Coast to Coast Seafood v. Assurances Generales de France

50 P.3d 662 (2002)

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Coast to Coast Seafood v. Assurances Generales de France

Washington Court of Appeals
50 P.3d 662 (2002)

Facts

Coast to Coast Seafood, Inc. (Coast to Coast) (plaintiff) purchased 24 containers of shrimp from various suppliers in Thailand. Coast to Coast’s maritime-insurance policy provided that (1) coverage would begin when goods left the warehouse (warehouse-to-warehouse clause) and (2) goods were insured against all land and transit risks other than preshipment conditions (all-risks clause). Additionally, the policy’s unexplained-shortages clause insured against certain losses due to the theft of goods that were shipped in sealed containers. The containers departed from Thailand (either Bangkok or Laem Chabang) and were transported by multiple vessels to Taiwan, South Korea, or Singapore on different dates for loading on ships that would transport the containers to California. Only three of the containers traveled directly to California from Thailand. The bills of lading for all the containers described the contents, and many of the bills stated the shipment weights but added disclaimers indicating that the shippers provided the weights. Upon delivery, Coast to Coast discovered that many of the containers, which arrived sealed, contained either seafood other than shrimp or thinly packed shrimp of poor quality. Coast to Coast filed a claim with Assurances Generales de France and its other insurers (underwriters) (defendants), which denied the claim. Coast to Coast sued the underwriters. Both sides moved for summary judgment. Per the underwriters, the warehouse-to-warehouse clause required Coast to Coast to show that the losses occurred in transit, which Coast to Coast failed to do. Coast to Coast responded that the unexplained-losses clause (1) broadened the all-risks clause to embrace losses potentially caused before transit and (2) covered losses due to nonexistent cargo. The trial court granted summary judgment to Coast to Coast. The underwriters appealed.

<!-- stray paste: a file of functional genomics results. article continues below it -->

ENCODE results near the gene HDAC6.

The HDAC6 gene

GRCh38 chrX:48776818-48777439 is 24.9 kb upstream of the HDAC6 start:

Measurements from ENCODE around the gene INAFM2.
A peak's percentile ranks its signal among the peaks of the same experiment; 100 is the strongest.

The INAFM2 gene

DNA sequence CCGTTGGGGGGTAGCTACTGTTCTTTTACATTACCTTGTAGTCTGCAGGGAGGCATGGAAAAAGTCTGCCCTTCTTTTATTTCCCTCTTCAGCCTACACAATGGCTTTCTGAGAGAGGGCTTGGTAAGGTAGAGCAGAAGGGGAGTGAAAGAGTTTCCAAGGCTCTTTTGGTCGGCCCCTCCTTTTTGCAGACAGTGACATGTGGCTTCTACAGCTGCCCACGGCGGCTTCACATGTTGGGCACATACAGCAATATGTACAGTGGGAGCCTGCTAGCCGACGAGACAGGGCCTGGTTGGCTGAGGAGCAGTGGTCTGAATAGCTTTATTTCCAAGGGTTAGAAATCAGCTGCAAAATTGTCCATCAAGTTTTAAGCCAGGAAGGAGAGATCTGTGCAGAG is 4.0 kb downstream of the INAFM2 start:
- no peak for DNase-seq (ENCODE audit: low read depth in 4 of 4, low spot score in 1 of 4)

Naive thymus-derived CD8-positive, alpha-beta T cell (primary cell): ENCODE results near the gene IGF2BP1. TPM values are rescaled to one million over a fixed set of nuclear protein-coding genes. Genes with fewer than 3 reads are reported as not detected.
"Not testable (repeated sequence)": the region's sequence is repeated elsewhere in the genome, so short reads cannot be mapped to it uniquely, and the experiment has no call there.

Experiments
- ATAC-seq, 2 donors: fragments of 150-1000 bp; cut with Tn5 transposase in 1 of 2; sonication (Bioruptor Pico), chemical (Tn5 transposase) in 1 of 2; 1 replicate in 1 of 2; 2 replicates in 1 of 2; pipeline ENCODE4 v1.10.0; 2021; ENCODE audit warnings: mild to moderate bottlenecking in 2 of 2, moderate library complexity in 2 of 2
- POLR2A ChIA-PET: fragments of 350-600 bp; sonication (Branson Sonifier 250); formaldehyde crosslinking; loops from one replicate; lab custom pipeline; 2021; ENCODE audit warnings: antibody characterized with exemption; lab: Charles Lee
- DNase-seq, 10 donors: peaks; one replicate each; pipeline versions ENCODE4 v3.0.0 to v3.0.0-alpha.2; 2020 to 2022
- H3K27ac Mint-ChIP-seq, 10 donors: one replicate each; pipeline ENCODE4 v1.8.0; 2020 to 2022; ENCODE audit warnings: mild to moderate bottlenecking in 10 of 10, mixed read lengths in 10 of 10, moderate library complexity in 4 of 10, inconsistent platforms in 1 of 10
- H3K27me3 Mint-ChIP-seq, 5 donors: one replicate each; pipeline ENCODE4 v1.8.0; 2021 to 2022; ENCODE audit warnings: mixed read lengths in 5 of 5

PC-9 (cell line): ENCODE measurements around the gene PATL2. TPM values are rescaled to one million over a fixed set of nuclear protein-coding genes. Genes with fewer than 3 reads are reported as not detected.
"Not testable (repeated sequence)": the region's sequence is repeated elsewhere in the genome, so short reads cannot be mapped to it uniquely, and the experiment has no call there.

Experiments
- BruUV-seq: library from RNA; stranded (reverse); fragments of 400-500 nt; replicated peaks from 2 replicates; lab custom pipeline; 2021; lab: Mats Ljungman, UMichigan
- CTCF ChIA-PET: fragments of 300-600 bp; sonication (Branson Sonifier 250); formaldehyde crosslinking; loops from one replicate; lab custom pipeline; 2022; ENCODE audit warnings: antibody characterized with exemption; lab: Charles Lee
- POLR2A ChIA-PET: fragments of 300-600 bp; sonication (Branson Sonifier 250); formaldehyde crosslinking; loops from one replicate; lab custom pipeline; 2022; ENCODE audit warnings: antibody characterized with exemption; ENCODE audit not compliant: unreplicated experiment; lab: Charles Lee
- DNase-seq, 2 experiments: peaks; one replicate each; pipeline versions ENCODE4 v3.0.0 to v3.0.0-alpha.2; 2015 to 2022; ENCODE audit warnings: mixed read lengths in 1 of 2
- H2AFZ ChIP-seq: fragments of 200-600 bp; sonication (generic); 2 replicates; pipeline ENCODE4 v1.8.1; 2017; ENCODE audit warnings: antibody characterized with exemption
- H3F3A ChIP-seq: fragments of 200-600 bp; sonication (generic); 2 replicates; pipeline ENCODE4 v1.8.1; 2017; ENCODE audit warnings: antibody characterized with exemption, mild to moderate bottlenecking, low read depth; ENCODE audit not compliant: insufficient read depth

Rule of Law

Issue

Holding and Reasoning (Coleman, J.)

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